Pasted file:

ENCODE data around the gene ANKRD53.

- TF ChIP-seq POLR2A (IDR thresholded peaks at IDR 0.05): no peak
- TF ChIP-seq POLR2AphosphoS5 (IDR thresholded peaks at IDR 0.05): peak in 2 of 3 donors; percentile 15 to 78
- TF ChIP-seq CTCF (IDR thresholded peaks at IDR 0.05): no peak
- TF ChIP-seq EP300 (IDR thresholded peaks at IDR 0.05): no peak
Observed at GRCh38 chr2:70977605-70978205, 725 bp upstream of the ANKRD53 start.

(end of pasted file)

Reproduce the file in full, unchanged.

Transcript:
ENCODE data around the gene ANKRD53.

- TF ChIP-seq POLR2A (IDR thresholded peaks at IDR 0.05): no peak
- TF ChIP-seq POLR2AphosphoS5 (IDR thresholded peaks at IDR 0.05): peak in 2 of 3 donors; percentile 15 to 78
- TF ChIP-seq CTCF (IDR thresholded peaks at IDR 0.05): no peak
- TF ChIP-seq EP300 (IDR thresholded peaks at IDR 0.05): no peak
Observed at GRCh38 chr2:70977605-70978205, 725 bp upstream of the ANKRD53 start.